After great pains to simulate the foreground dust the Cosmic Microwave Background, gravitational wave result of BICEP2's B-Mode observations is still in question. The simple fact is we do not really know what the foreground dust contamination really is right now. The PLANCK collaboration will release that data, and sometime this year, their own map of CMB B Modes. PLANCK's release of a real foreground dust map, not one based on a presentation slide, which is what the BICEP2 team first used, will settle this once and for all. All of that said, the work of the BICEP2 team is good and worthy science, weather they are shown to be right, wrong, or only partially right (i.e. if there is an effect but not as big as they claim).
"Hell, if I could explain it to the average person, it wouldn't have been worth the Nobel prize.
R. Feynman, People magazine, 1985
I sure cannot disagree more with Dick than on the above sentence !
The muon is a remarkable particle, and its characteristics continue to be of interest eighty years after its discovery despite the fact that we have measured them better than almost anything else around. So, for instance, the muon lifetime is known to better accuracy than that of any other unstable particle; and the muon anomalous magnetic moment remains at the top of our list of things to determine more precisely nowadays.
One and a half years ago ATLAS produced measurements for the Higgs boson mass using their selected sample of H->gamma gamma and H->ZZ*-> 4-lepton decay candidates, based on data collected in 2011 and 2012. That preliminary measurement was rather surprising as the two independent determinations appeared to disagree with one another at the 2.5-sigma level. The matter even spurred some online debate (see e.g. my blog entry
) and a few gambling addicts waged $100 on the fact that those might be two distinct particle states.
With still three months to go and 663 teams participating, the Higgs challenge has not even entered a hot phase yet, and still there is a lot to watch in the leaderboard at the kaggle site.
In the last few days, there has been a total revolution in the leading position, and a considerable increase in the best scores. And Lubos Motl is again third (and he would be first if there had been no movement in the other positions), implicitly answering some detractors who wrote comments in a previous post on the matter here. See the standings below.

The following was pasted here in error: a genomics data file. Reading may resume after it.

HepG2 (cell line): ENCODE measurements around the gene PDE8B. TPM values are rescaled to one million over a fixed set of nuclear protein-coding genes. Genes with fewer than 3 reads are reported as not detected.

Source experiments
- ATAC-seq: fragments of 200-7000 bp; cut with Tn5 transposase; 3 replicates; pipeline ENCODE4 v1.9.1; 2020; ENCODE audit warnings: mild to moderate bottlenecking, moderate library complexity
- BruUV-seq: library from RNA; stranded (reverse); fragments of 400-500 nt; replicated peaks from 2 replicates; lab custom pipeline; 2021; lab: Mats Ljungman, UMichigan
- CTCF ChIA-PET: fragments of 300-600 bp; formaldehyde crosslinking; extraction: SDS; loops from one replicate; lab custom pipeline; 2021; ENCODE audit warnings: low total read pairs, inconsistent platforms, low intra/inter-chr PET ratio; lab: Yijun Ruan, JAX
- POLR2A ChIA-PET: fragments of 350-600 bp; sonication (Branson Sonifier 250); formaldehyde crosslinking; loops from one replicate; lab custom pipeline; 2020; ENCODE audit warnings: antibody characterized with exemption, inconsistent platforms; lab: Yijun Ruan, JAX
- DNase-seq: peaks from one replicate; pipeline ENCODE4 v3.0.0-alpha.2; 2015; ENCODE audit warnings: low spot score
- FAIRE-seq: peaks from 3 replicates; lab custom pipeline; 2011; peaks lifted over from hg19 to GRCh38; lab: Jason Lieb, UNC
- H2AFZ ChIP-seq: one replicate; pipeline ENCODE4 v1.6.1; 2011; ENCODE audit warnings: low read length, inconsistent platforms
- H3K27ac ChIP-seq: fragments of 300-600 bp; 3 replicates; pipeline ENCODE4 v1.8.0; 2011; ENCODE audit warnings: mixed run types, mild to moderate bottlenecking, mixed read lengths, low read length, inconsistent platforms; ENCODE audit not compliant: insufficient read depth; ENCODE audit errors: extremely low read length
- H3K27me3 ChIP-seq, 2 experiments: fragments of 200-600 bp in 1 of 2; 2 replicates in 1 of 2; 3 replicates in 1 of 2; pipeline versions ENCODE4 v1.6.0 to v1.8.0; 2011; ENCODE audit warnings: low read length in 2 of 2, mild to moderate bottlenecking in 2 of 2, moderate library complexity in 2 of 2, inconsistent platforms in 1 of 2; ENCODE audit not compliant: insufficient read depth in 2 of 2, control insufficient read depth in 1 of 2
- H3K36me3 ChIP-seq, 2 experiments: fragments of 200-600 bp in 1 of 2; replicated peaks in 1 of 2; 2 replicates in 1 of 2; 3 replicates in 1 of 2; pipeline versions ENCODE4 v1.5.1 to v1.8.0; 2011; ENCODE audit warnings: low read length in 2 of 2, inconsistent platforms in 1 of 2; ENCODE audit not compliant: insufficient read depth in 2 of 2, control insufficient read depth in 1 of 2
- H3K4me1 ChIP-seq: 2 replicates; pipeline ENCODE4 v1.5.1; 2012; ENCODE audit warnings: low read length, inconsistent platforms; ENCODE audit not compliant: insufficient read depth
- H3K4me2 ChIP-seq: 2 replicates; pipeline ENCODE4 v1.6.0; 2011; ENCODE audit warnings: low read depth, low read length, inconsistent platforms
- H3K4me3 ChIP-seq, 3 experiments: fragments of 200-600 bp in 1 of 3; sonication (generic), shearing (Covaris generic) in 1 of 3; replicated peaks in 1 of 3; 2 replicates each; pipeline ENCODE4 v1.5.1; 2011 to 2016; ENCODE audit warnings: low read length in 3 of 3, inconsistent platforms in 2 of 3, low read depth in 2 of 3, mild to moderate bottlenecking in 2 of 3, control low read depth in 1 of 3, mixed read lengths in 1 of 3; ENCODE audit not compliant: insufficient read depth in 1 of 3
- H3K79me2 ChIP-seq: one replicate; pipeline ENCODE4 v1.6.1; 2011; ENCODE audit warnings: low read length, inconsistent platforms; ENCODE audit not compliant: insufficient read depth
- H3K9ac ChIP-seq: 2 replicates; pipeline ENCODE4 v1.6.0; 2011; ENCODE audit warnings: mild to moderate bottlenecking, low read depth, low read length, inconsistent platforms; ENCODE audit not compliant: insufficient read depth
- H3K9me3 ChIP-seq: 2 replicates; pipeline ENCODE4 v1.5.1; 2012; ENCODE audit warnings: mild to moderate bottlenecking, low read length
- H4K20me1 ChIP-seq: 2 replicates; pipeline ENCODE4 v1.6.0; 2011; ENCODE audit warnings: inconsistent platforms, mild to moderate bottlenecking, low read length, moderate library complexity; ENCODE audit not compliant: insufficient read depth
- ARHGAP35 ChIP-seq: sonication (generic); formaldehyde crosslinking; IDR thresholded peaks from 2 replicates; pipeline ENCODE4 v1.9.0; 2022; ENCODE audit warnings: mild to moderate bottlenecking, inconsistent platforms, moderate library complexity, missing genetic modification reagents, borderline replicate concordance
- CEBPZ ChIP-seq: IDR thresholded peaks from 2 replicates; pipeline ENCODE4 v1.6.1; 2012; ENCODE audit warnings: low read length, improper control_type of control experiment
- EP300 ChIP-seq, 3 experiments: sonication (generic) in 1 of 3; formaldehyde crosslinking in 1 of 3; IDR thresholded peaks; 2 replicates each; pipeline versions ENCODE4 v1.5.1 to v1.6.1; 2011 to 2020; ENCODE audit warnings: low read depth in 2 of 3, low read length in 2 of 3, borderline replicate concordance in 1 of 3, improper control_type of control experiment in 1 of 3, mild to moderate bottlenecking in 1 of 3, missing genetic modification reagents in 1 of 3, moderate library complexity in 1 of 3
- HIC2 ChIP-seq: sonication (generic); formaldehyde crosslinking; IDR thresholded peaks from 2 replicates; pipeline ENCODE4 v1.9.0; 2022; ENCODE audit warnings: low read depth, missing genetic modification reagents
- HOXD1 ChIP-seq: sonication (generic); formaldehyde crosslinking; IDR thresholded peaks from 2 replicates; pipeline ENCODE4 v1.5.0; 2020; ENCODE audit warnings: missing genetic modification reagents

Matter-antimatter asymmetry is one of the greatest challenges in physics - we know antimatter is out there, because it can be created at places like CERN, but the universe seems to be composed entirely of matter.
Theories predict that exactly equal amounts of matter and antimatter would have been created in the Big Bang. So where did all the antimatter go?
New research undertaken by the ALPHA experiment at CERN's Antiproton Decelerator (AD) in Geneva is the first time that the electric charge of an anti-atom has been measured to high precision. Measuring the electric charge of antihydrogen atoms is a way to study any subtle differences between matter and antimatter which could account for the lack of antimatter in the universe.
Today among the three top players -those in the money- at the Higgs challenge we see the appearance of Lubos Motl, whom I had signalled as a participant in an earlier posting. We all know that Lubos is a smart guy, but I doubted whether he would take this very seriously. However, it seems he is. As we speak he has submitted almost 100 solutions (you can submit up to 5 solutions per day, so that means having worked at this at least 20 days in a row).
In the clip below you see the top standers from the challenge site's leaderboard:
Two years ago, I expressed my doubts about the existence of a multiverse
(or at least it's portrayal by some cosmologists) in a blog post in this forum
. In the meantime, last March, the announcement about the discovery of gravitational waves got us perhaps closer to a multiverse--at least to one form of it, based on inflation. And then some problems with the Bicep data were discovered
For decades, physicists have searched for exotic bound states comprising more than three quarks.
In 2011, over 120 scientists from eight countries discovered strong indications for the existence of an exotic dibaryon made up of six quarks. Now, experiments performed at Jülich's accelerator COSY have shown that uch complex particles do exist in nature. This discovery by the WASA-at-COSY collaboration goes beyond what had been done before. Physicists were only able to reliably verify two different classes of hadrons: volatile mesons comprising one quark and one antiquark and baryons consisting of three quarks.
Space seems like an empty box that lives
through time. This can already be classified as a “better model”, as you can
see in the table below. However, this tacitly held model makes people wonder:
If I toss a coin and find myself with the result being “tails”, where is the other me, the one who
found “heads”, the other possibility which physics can no longer ignore, and which
good philosophy has always known to be equivalent?
Has a universe popped up
next door to this one?